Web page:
At the height of a blistering heat wave that pummeled the city two weeks ago, City Council Speaker Christine Quinn stepped from a black SUV that lingered near the sidewalk just long enough to let its precious cargo leave. The former governor of Puerto Rico, Sila María Calderón, draped in a regal gold jacket, had flown from San Juan to join Ms. Quinn and formally endorse her for mayor of New York City.
Once inside a larger recreational room of the Bronx’s Andrew Jackson Senior Center, filled to the brim with primarily Hispanic seniors, the pair of female politicians were announced like the Rolling Stones gracing the stage of Madison Square Garden.
“We have the first woman who was the governor of Puerto Rico and we have the first woman who is going to be the mayor of the City of New York,” Assemblywoman Carmen Arroyo declared, drawing uproarious applause.
“I think having support in the Latino and Hispanic community is critical, central to winning the Democratic nomination and winning the mayor’s office,” Ms. Quinn told Politicker in an interview a week later, after a string of seemingly nonstop visits to Hispanic senior living centers, policy proposals addressing immigration issues and appearances on Latino media outlets.
Hours after the conversation, her campaign unveiled “Latinos Unidos con Quinn,” a list of more than 500 Latino endorsers. Before that, she had released “Nueva York 2014,” a “comprehensive Spanish-language guide to Chris’s record of delivering results for the city’s Latino communities.” A Twitter account, “@LatinosConQuinn,” touts her accomplishments in Spanish on social media. And as July approached its final weeks, the crippling heat wave subsiding in favor of cloudy temperate skies, Ms. Quinn did not let up on her intense focus on the city’s Hispanic electorate.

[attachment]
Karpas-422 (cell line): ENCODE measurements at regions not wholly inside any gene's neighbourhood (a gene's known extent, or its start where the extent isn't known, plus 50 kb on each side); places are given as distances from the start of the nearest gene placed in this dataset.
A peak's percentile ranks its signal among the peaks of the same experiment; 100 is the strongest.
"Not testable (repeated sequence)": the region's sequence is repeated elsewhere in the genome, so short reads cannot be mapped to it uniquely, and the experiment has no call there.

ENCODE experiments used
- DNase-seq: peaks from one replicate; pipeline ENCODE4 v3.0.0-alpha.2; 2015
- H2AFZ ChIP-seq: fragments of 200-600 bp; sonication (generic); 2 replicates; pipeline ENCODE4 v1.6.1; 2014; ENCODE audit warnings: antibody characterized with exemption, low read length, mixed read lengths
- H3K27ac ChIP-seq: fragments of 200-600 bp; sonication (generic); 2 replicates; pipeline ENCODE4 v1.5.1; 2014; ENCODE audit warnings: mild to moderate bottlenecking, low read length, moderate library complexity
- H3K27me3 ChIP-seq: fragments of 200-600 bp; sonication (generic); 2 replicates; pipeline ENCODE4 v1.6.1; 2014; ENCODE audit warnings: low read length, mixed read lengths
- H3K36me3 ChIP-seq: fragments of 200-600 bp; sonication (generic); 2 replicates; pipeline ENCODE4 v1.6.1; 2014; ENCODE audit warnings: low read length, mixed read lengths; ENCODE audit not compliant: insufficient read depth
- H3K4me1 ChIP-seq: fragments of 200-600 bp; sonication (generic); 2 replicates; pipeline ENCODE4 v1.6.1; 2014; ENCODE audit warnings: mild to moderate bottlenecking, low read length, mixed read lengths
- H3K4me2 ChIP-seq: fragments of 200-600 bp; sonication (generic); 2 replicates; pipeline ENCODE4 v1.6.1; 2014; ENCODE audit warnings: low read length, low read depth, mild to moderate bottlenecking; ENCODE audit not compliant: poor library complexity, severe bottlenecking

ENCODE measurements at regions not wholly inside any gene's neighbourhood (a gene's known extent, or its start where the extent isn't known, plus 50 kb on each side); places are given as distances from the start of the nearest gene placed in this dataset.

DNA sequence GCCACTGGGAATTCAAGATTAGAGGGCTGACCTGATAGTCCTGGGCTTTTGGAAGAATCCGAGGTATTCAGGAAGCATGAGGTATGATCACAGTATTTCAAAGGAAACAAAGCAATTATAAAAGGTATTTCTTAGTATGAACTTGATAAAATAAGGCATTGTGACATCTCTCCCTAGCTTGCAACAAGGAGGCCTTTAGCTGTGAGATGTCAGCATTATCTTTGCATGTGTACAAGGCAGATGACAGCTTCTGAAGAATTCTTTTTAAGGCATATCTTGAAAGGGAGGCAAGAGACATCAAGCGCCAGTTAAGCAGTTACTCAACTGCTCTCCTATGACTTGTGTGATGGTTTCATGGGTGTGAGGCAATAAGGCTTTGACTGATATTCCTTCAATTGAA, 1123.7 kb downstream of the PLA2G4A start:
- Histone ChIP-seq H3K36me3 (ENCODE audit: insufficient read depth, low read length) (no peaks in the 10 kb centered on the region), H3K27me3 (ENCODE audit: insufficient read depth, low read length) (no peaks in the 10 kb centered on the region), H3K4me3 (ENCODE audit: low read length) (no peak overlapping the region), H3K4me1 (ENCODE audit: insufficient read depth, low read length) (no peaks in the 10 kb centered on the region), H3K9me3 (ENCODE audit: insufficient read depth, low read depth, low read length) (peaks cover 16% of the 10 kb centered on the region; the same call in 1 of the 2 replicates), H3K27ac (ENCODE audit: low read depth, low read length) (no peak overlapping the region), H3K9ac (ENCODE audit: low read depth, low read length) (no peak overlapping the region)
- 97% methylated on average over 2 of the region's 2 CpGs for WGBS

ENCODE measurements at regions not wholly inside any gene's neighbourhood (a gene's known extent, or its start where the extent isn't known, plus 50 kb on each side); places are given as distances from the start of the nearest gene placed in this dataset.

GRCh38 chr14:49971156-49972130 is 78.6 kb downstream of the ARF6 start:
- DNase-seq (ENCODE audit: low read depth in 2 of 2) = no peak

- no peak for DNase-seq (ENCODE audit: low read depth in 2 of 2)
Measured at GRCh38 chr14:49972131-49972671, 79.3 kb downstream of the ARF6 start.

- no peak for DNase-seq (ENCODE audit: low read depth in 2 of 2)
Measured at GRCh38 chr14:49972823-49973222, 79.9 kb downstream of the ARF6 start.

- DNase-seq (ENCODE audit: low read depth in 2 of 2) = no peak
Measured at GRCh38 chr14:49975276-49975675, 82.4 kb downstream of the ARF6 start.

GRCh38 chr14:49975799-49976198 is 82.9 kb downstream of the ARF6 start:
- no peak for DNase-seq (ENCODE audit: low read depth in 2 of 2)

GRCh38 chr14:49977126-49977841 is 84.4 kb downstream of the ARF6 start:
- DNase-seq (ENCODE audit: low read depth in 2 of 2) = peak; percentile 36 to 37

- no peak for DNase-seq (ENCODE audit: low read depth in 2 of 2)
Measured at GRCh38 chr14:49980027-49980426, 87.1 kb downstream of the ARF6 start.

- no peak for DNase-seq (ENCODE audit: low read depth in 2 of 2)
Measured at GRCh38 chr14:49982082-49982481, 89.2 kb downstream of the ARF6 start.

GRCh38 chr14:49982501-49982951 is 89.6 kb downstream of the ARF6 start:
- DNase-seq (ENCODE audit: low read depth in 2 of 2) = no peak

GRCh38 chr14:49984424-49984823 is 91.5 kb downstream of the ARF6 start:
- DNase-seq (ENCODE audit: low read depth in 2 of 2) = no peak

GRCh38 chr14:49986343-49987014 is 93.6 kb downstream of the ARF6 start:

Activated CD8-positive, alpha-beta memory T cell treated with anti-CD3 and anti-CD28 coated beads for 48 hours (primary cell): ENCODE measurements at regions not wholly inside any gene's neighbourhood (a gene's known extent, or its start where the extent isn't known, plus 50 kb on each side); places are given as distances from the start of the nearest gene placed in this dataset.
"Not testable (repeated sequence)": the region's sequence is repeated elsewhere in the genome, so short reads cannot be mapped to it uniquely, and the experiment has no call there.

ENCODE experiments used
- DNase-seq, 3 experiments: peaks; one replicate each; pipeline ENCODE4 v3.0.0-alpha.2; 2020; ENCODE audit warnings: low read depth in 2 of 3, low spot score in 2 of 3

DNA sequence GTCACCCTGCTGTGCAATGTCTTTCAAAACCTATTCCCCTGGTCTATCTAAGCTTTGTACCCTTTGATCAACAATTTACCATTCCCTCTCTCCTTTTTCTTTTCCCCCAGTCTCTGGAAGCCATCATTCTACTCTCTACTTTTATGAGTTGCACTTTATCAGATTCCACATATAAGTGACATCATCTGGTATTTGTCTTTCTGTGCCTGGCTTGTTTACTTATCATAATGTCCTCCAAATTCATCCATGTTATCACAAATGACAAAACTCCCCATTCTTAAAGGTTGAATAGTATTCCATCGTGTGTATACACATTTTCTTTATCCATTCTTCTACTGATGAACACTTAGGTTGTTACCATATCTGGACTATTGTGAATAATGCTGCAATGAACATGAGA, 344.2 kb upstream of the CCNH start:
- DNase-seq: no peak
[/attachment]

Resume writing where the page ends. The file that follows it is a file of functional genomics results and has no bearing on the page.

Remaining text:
She wasn’t the only one racking up an increasingly long list of Latino-oriented events, either.
During the week of Ms. Calderon’s visit, former Comptroller Bill Thompson rolled out an endorsement from Fernando Ferrer, the 2005 Democratic nominee for mayor, at an event announcing “new efforts to help grow Latino small businesses.” Public Advocate Bill de Blasio defended an anti-racial profiling bill with Councilwoman Melissa Mark-Viverito and Assemblyman Luis Sepulveda at his side. And everyone from former Congressman Anthony Weiner to longer shots like former Councilman Sal Albanese vowed to stop by a salsa festival in El Barrio featuring stickball. The list goes on and on.
Latino voters have never been seen as more important. On the heels of a presidential election where their vote was considered a decisive factor, the group is expected to play a larger role than ever before. In the 2009 mayoral race, exit polls showed 21 percent of voters identified as Hispanic. The National Institute for Latino Policy reported that this number is expected to climb to nearly 30 percent for this year’s Democratic primary–placing them roughly on par with African-American participation
At this point, though, there is no outright winner among the throng of Democratic candidates. The Latino polling numbers mirror whoever is leading overall—Ms. Quinn is ahead, for now—a correlative relationship that is fluctuating week by week, especially in the aftermath of Mr. Weiner’s cringe-inducing re-scandalization.
“They’re divided; they’re all over the place supporting different candidates,” Angelo Falcón of the National Institute for Latino Policy told Politicker. “We have something that is different from years back, the last couple of elections. It’s very more reminiscent of how things used to be a long time ago in New York City.”